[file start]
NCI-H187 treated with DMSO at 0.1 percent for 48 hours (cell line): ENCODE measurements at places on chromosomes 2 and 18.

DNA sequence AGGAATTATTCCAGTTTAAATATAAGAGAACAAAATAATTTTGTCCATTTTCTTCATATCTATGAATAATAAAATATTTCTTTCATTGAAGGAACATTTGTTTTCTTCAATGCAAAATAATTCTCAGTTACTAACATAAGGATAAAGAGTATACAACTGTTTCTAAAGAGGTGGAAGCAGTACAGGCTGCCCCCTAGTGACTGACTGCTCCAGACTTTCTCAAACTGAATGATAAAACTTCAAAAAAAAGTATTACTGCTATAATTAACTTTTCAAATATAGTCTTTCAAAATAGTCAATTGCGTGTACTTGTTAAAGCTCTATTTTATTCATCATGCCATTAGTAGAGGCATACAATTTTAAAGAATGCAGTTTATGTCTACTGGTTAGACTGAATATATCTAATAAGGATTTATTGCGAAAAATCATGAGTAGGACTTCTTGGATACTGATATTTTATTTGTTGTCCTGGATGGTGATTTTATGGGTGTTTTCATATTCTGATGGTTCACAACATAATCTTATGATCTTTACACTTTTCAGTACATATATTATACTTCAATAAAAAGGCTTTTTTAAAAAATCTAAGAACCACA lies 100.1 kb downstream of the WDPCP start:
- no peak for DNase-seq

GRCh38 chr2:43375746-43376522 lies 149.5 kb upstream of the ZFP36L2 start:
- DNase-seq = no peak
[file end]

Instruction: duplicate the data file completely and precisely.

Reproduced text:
NCI-H187 treated with DMSO at 0.1 percent for 48 hours (cell line): ENCODE measurements at places on chromosomes 2 and 18.

DNA sequence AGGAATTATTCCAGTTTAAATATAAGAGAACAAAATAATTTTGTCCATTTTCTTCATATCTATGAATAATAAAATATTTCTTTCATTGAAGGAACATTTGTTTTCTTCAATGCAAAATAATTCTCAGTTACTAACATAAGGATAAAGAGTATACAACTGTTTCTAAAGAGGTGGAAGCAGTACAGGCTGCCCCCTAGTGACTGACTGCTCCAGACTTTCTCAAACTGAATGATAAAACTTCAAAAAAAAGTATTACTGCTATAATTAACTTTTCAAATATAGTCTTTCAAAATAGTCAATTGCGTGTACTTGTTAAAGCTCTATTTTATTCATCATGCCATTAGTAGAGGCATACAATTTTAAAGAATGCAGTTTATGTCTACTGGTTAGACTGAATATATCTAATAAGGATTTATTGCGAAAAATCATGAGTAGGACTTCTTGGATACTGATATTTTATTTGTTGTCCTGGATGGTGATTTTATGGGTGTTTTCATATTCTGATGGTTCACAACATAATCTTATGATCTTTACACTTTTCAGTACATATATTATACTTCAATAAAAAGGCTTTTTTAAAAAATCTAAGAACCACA lies 100.1 kb downstream of the WDPCP start:
- no peak for DNase-seq

GRCh38 chr2:43375746-43376522 lies 149.5 kb upstream of the ZFP36L2 start:
- DNase-seq = no peak